Cape Town 151021. Students from different tertiary institutions forced their entry to Parliament to speak to the Minister of Tertiary education Blade Nzimande to decrease the fees at the institutions. Some students were arrested during the protest. Picture Cindy Waxa.Reporter Siya/Argus
Cape Town 151021. Students from different tertiary institutions forced their entry to Parliament to speak to the Minister of Tertiary education Blade Nzimande to decrease the fees at the institutions. Some students were arrested during the protest. Picture Cindy Waxa.Reporter Siya/Argus

Statues, fees have fallen, what’s next?

By Ilse Fredericks Time of article published Dec 29, 2015

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Cape Town - The Cecil John Rhodes statue at UCT has fallen, university fees won’t increase next year and outsourcing is on its way out at many tertiary institutions.

All of this happened in just a few months of 2015 and begs the question - what’s next?

This year has highlighted many issues students grapple with once they have access to these institutions, while student activists and, in some cases academics, spoke out against the slow pace of transformation at some institutions.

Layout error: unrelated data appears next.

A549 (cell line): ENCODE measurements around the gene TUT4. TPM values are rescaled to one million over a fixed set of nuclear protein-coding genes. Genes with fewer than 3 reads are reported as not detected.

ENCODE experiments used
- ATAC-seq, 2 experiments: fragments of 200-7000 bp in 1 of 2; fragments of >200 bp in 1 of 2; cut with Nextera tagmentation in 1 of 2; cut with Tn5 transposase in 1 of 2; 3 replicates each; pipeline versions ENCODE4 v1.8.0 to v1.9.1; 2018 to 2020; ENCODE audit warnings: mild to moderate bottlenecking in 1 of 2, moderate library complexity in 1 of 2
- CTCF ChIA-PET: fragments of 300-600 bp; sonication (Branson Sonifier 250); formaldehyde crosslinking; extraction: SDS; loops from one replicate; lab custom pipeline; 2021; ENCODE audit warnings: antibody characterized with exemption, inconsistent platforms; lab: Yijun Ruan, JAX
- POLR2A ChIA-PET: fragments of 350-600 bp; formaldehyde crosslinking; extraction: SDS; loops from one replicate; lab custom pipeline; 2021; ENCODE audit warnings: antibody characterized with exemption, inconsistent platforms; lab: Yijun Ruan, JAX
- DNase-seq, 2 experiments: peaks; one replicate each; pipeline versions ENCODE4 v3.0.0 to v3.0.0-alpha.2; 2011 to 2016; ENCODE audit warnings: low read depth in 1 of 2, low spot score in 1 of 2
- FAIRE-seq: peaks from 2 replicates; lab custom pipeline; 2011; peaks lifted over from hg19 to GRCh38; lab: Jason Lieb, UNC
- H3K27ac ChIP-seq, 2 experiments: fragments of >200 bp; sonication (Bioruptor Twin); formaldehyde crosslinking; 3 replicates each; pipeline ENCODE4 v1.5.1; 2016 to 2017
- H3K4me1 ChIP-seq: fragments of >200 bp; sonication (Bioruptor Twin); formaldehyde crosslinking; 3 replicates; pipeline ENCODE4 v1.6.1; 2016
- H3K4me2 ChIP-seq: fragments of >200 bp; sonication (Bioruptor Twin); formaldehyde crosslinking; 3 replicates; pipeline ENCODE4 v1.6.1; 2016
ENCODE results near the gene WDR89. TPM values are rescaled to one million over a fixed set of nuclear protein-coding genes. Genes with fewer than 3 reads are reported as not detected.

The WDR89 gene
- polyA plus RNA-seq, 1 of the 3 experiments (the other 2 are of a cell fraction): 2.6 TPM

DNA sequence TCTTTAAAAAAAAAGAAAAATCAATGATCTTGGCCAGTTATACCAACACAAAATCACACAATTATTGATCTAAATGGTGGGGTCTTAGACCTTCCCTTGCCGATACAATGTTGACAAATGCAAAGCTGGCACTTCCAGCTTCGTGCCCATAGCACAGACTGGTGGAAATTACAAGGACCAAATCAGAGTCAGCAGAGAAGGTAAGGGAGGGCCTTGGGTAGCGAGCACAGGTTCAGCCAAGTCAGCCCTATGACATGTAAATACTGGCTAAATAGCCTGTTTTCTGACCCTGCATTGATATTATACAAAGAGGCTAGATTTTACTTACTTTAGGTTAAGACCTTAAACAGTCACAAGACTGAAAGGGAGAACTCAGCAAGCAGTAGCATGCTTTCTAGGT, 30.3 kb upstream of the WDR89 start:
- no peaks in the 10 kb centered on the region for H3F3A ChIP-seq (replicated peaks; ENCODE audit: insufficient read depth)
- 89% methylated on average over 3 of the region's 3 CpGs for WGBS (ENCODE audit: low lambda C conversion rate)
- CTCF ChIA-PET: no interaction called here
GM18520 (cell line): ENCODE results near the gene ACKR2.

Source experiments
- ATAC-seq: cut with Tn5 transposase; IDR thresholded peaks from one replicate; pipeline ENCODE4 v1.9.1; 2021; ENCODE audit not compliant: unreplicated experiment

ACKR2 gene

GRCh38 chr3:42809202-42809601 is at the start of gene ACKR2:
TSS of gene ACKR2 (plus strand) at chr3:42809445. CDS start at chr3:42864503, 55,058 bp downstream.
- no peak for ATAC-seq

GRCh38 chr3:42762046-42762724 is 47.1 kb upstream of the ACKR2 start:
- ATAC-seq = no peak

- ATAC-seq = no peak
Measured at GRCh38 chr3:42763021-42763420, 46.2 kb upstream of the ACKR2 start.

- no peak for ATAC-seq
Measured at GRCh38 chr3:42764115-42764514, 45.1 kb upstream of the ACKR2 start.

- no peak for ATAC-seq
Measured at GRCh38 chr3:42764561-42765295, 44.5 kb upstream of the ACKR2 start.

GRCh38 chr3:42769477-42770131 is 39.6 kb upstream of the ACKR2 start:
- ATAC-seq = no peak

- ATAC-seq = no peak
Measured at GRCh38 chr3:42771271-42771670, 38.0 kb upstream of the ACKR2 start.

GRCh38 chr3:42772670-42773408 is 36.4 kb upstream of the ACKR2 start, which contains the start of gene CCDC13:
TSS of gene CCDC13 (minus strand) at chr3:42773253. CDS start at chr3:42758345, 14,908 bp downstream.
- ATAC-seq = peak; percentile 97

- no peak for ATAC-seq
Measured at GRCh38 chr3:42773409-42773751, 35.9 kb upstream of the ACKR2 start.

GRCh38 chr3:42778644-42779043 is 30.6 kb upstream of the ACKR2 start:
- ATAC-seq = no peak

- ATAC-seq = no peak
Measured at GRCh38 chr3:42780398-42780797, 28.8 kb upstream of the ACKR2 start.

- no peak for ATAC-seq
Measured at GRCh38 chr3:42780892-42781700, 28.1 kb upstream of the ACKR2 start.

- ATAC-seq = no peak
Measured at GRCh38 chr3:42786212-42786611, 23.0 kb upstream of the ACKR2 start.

With many pertinent issues not resolved this year, next year is likely to see more student protests.

The decision not to hike fees next year resulted in a shortfall of more than R2.3 billion, most of which will be covered by the government but about 17 percent of this will have to be covered by universities.

UCT vice-chancellor Dr Max Price recently indicated that austerity measures would have to be implemented at his institution and other institutions would probably have to do the same.

But what will institutions have to do next year and thereafter if students continue to demand that fees are not increased?

Can they afford to go another year without fee hikes? Certainly. the salaries of staff, services and other costs will increase.

How will the government continue to cover the shortfalls created?

In October President Jacob Zuma appointed a task team to investigate and make recommendations on short-term student funding challenges at universities.

The task team identified some factors that could lead to potential protests early next year for which universities need to prepare.

These include upfront fee or registration payments at the start of the year and funding challenges experienced by students who do not qualify for the National Student Financial Aid Scheme.

Zuma is expected to announce a commission next month that will look at promoting access to higher education.

With funding being a key factor to access, hopefully part of the commission’s work will be to consider improvements or alternatives to the current funding model.

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